Why have CBMs Became More Unique Over The Years?

With comic book movies nowadays based on some heroes having different opinions on how to tackle their superheroing duties (Batman VS Superman and Captain America Civil War) and comic book movies based on the villians rather than the heroes (Suicide Squad), you have to wonder, why are comic book movies like this?
We live in a world now where live action comic book stories can tackle racial happenings such as police brutality towards black people (Luke Cage) or a comic book movie where our favourite heroes fight over whether they should be accountable for collateral damage when saving civilians (Captain America Civil War), but why?
The answer is simple, ever since Blade and X-Men, comic book movies per year have increased rapidly and as a result we have approximately six comic book movies coming to us in 2017 with still many more to follow. Comic book movies make 100’s of millions so each company wants that sort of money but in order to stick out to the general public, you’ve got to bring something new to the table.
X-Men Apocalypse that came out in May of 2016 was one of the lowest grossing FOX/Marvel movies of all time, however, Deadpool, a R-Rated Comic Book Movie is the most profitable FOX/Marvel movie, but why is this? Deadpool brought us a unique story with a type of character that we have never seen before done in the comic book movie genre, mainstream audiences were treated to a character unlike your friendly neighbourhood, Spider-Man and your favourite Caped Crusader, Batman. Mainstream audiences love the comic book genre but they don’t want to see the same old stuff thrown at them, it’s not just a problem in comic book films but in film media as a whole.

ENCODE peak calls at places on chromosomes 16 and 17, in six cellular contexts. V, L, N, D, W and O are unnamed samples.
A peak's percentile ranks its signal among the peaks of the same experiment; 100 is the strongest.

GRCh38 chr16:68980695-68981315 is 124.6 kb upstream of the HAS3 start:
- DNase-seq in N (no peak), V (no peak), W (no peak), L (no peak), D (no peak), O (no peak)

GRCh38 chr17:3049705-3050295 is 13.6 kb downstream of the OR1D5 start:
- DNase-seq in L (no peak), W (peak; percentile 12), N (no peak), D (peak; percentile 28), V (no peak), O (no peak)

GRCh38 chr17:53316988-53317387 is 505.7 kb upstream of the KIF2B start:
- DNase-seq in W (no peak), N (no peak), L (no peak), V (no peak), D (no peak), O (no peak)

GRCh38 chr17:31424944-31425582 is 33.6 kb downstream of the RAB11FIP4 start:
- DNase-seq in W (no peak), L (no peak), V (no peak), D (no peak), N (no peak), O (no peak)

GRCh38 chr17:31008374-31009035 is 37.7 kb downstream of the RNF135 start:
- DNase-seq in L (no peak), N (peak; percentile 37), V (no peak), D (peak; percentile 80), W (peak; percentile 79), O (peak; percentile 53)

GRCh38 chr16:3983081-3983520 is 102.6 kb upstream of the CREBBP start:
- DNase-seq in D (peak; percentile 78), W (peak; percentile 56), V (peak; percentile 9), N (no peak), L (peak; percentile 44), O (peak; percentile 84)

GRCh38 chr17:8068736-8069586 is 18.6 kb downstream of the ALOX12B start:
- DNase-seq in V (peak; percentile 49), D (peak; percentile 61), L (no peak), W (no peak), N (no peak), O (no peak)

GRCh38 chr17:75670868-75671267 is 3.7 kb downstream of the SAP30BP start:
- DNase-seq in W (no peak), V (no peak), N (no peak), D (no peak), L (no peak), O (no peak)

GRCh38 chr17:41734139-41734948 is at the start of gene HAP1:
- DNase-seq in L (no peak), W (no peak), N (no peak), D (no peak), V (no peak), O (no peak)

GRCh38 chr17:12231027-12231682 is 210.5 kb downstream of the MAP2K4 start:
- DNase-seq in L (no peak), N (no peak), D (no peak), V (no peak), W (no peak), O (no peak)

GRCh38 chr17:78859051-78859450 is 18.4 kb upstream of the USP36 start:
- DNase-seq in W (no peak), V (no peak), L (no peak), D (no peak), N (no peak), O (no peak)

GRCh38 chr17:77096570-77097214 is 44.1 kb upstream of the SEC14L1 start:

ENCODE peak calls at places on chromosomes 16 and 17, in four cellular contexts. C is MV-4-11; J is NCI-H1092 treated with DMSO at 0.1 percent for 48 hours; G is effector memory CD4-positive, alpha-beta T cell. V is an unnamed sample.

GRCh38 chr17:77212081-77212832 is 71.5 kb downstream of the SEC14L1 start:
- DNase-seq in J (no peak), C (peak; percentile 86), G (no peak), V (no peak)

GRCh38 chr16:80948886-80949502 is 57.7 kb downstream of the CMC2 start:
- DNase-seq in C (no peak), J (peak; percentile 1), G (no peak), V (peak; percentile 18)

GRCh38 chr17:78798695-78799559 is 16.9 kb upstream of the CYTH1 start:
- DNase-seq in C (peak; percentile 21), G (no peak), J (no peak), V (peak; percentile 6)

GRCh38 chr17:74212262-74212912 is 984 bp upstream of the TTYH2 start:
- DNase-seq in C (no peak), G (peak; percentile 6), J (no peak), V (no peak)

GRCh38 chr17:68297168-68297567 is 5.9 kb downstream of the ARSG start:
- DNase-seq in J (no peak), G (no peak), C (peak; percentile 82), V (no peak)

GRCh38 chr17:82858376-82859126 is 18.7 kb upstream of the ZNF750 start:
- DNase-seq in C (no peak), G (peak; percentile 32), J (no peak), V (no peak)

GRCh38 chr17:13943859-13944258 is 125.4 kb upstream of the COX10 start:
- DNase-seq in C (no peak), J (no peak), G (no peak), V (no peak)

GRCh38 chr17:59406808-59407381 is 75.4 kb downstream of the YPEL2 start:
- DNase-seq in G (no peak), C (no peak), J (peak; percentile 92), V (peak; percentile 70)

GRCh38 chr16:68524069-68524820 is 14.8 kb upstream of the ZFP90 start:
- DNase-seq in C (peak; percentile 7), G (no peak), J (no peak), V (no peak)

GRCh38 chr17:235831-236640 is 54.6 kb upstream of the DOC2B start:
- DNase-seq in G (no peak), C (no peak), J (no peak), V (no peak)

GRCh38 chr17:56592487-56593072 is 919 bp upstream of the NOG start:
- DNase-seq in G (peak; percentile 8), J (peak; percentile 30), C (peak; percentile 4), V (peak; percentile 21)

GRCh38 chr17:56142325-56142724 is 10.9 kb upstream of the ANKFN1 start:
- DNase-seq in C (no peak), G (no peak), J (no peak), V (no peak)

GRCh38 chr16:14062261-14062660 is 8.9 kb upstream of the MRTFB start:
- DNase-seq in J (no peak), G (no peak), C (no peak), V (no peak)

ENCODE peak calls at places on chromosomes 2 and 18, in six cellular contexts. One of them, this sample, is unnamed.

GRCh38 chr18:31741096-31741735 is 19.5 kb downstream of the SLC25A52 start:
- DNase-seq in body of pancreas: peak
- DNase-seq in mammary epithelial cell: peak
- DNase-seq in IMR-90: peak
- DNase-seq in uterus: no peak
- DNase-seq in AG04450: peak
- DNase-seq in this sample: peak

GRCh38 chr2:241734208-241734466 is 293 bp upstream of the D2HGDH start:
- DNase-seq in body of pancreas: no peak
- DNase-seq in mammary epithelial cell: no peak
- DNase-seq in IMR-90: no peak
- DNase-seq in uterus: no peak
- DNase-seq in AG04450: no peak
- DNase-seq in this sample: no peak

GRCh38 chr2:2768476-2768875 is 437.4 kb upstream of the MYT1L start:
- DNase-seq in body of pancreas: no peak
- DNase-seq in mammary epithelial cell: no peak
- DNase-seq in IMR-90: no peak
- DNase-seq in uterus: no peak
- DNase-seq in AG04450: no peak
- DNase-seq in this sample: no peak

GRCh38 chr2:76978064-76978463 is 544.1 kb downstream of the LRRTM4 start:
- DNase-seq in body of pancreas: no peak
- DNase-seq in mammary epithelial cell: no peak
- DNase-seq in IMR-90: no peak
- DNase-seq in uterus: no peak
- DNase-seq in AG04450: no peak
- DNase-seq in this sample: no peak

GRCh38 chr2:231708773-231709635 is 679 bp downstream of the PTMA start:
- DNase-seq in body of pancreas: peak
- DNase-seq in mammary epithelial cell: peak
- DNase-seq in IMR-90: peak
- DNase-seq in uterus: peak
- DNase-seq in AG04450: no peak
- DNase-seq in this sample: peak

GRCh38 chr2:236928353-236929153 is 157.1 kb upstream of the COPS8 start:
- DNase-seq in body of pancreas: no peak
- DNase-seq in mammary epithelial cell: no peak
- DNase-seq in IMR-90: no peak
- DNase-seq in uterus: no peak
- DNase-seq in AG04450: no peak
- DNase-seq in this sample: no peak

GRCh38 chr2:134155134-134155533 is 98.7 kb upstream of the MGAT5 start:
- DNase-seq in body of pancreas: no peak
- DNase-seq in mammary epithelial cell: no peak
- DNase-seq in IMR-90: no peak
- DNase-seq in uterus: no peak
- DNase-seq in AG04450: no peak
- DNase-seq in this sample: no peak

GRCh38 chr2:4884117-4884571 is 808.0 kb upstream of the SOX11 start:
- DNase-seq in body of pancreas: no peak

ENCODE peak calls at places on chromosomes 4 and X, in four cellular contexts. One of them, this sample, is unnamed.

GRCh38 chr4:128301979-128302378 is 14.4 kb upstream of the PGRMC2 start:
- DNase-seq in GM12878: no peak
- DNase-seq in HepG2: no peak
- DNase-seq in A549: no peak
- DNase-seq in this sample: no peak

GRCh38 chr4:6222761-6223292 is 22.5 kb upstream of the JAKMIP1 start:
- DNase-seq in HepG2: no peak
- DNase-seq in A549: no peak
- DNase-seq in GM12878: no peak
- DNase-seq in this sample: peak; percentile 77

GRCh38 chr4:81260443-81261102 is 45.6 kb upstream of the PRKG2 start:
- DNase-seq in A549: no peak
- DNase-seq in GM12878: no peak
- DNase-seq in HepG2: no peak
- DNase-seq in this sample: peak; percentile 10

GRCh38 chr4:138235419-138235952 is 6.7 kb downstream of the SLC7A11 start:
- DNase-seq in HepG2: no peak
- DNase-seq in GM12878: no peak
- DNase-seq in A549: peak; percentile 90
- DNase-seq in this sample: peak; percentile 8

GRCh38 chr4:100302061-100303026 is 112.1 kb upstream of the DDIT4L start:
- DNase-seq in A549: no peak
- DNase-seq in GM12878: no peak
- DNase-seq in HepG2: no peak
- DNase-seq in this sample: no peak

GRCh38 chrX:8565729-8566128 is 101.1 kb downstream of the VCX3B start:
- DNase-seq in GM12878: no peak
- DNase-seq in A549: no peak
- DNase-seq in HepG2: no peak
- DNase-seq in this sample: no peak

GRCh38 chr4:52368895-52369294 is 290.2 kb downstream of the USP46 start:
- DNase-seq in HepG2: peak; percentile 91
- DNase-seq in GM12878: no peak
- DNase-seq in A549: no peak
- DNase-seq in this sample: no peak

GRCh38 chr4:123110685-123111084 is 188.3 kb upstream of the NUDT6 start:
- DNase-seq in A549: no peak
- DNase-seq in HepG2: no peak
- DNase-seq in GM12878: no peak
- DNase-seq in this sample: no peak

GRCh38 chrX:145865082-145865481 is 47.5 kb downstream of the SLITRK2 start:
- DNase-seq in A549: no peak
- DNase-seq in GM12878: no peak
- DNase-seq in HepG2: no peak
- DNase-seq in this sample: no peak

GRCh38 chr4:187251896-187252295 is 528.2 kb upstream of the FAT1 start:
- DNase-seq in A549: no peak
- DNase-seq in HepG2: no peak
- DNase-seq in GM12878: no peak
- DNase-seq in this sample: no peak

X-Men Apocalypse, following the triumphant hero-vs-hero political stand-off was a plain old boring “bad guy comes to destroy shit, heroes must team up and stop them” that may have worked in 2012 but now we have over 50 comic book movies, we’ve seen this type of story from the X-Men films before when they used to be the ones developing the comic book genre. Fan reactions from X-Men Apocalypse clearly show that the norm isn’t good enough for us anymore when we’ve seen superhero movies develop into political thrillers (Captain America The Winter Solider) and psychological thrillers (The Dark Knight). With Logan coming along promising a ‘The Last of Us’-esque unique storyline to the comic book movie genre, we can only hope the main X-Men films return to how First Class was where it is set around a historic event and deals with it in the movie.
Overall when a lot of the mainstream audience have superhero fatigue, filmmakers always have to make something unique to the genre which stands out and becomes a painkiller for superhero fatigue.

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